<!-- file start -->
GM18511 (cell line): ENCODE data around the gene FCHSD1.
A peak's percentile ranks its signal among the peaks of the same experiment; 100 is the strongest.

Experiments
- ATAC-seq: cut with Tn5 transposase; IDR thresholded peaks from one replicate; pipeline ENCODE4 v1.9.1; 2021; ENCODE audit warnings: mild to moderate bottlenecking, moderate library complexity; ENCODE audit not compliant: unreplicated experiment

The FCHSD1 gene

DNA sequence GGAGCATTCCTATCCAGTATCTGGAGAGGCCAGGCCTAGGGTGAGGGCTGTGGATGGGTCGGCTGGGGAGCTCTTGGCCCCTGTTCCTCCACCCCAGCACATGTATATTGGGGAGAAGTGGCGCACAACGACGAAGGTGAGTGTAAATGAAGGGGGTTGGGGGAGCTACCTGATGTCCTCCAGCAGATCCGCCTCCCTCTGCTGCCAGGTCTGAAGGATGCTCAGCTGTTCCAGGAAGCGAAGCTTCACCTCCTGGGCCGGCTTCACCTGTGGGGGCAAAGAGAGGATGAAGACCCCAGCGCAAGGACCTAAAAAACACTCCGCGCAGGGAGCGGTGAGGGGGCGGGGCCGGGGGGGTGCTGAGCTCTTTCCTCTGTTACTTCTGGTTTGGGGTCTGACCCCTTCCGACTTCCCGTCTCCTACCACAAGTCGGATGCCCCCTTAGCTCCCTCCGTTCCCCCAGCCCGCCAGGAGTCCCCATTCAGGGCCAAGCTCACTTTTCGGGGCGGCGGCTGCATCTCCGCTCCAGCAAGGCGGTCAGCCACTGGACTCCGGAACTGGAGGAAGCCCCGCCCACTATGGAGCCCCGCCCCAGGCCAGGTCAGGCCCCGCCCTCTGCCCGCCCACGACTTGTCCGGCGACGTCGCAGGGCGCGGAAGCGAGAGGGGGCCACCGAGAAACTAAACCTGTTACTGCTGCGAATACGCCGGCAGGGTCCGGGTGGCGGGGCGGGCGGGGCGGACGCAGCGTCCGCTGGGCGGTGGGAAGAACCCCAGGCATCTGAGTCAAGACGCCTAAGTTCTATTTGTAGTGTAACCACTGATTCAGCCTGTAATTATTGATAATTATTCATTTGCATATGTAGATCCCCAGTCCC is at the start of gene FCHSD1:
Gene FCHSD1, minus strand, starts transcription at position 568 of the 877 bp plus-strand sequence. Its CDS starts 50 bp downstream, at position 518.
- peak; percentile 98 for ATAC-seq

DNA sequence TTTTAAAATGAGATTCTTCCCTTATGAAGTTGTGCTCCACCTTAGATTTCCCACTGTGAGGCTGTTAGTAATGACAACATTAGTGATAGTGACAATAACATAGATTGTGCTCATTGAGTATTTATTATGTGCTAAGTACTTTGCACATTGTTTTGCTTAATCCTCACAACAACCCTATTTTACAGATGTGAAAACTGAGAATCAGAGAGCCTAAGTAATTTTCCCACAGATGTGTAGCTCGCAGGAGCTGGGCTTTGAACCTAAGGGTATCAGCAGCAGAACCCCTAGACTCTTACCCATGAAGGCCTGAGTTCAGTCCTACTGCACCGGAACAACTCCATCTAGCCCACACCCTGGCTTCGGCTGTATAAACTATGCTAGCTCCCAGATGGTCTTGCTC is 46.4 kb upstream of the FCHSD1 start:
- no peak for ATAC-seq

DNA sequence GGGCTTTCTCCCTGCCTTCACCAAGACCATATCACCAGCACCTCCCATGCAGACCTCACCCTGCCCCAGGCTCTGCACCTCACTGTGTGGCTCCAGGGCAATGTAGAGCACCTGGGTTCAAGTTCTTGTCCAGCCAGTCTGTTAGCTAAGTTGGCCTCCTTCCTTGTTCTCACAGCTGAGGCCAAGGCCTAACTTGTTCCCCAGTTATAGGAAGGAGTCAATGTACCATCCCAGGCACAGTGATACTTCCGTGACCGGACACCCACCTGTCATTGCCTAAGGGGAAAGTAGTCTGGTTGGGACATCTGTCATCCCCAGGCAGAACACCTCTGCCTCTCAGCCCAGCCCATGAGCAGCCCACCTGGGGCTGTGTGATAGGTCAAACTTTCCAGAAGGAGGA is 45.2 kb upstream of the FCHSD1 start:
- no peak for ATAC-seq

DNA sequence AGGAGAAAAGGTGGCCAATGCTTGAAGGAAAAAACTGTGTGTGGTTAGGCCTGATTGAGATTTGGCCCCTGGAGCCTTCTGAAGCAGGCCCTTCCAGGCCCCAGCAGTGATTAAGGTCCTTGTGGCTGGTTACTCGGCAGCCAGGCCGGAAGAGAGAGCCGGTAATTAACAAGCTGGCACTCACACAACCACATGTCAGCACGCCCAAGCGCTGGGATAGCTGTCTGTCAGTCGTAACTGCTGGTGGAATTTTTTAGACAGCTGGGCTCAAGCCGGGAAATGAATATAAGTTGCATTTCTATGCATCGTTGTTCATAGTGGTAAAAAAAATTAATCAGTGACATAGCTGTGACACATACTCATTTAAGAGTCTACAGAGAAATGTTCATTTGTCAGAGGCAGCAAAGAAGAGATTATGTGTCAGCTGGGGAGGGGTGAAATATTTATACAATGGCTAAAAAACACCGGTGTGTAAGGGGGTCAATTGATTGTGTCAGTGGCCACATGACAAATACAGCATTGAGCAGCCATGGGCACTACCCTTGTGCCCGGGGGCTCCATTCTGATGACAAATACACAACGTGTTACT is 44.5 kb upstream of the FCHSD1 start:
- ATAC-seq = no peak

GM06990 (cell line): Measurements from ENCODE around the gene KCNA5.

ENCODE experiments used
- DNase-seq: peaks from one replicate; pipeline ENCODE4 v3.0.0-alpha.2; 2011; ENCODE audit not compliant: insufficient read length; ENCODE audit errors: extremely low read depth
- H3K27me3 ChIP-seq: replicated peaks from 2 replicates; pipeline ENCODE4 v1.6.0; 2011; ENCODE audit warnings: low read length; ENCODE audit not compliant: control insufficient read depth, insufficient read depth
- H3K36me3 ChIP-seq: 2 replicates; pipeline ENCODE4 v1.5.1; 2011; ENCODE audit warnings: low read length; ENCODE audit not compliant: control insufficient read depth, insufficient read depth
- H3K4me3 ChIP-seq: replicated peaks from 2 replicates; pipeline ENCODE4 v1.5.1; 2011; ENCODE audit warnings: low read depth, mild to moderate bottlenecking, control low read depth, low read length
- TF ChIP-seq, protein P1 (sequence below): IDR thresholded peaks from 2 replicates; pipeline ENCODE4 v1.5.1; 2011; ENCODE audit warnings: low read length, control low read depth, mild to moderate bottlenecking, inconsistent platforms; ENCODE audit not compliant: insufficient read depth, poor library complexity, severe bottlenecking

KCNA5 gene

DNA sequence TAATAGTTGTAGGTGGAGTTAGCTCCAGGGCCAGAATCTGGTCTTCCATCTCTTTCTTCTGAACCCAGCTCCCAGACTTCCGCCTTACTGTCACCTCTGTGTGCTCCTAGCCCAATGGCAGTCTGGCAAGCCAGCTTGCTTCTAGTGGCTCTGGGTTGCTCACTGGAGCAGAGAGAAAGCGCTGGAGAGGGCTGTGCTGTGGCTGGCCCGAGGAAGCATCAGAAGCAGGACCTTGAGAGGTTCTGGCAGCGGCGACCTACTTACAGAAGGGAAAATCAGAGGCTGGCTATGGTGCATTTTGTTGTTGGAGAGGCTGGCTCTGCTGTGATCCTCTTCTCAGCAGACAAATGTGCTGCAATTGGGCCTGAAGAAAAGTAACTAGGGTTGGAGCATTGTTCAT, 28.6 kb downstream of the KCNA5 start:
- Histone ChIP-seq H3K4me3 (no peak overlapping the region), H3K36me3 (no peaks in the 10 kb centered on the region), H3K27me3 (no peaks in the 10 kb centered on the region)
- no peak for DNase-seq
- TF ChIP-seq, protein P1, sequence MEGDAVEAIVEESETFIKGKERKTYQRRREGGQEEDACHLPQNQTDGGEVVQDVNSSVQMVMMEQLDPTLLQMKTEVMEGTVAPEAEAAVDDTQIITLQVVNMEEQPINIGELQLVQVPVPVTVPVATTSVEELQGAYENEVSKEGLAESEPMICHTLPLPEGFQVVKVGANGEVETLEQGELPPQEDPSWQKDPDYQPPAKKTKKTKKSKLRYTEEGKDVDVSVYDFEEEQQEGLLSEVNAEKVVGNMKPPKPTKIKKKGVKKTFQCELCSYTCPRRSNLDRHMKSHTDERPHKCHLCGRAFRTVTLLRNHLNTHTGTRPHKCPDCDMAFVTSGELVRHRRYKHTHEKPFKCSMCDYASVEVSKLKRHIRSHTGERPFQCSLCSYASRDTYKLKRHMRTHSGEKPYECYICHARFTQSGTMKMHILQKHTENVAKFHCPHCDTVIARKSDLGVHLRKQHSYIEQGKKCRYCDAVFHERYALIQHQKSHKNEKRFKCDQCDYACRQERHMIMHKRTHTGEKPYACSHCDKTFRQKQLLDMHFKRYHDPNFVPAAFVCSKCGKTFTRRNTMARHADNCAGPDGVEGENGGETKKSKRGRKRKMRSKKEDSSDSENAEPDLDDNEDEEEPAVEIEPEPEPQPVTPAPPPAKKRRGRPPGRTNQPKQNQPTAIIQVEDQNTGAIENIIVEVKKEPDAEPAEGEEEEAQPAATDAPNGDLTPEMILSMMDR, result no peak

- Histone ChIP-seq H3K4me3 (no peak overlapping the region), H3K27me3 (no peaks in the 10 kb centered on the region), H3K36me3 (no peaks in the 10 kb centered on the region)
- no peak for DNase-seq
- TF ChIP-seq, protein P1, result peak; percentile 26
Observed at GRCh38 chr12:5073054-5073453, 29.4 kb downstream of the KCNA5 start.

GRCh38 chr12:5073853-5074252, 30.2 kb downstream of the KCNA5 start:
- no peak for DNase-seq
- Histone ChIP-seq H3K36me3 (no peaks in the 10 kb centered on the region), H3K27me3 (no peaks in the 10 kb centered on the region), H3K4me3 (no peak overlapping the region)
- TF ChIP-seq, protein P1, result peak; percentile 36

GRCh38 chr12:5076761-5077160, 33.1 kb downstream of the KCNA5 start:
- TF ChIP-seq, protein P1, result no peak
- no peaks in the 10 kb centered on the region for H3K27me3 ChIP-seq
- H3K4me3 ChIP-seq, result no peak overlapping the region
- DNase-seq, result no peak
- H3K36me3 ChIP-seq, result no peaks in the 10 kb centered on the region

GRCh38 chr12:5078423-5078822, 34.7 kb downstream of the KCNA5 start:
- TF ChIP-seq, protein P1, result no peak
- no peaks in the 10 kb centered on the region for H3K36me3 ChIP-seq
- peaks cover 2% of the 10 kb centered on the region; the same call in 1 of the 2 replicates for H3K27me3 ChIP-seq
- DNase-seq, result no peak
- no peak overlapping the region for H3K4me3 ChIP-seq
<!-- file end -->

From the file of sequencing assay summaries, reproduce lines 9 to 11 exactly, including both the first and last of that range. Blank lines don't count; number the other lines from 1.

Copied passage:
DNA sequence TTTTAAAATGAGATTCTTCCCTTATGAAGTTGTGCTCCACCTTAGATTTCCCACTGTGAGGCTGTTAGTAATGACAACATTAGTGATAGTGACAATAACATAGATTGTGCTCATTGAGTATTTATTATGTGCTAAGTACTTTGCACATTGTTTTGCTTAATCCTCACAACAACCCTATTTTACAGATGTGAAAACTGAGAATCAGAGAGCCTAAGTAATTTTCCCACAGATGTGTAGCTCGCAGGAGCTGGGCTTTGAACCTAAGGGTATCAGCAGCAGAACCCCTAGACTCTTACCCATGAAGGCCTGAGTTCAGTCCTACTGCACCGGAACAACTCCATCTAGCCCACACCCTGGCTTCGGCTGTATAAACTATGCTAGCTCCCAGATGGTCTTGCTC is 46.4 kb upstream of the FCHSD1 start:
- no peak for ATAC-seq

DNA sequence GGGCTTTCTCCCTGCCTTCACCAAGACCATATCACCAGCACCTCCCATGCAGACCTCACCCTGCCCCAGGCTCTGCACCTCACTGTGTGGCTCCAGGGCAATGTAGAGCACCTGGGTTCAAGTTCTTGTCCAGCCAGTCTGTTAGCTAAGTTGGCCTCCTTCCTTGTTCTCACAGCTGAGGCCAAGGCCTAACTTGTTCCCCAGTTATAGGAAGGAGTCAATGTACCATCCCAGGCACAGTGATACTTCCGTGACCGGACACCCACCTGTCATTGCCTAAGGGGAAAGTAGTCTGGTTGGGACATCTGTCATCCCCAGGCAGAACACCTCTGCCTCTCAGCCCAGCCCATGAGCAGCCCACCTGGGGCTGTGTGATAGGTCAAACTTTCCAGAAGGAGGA is 45.2 kb upstream of the FCHSD1 start: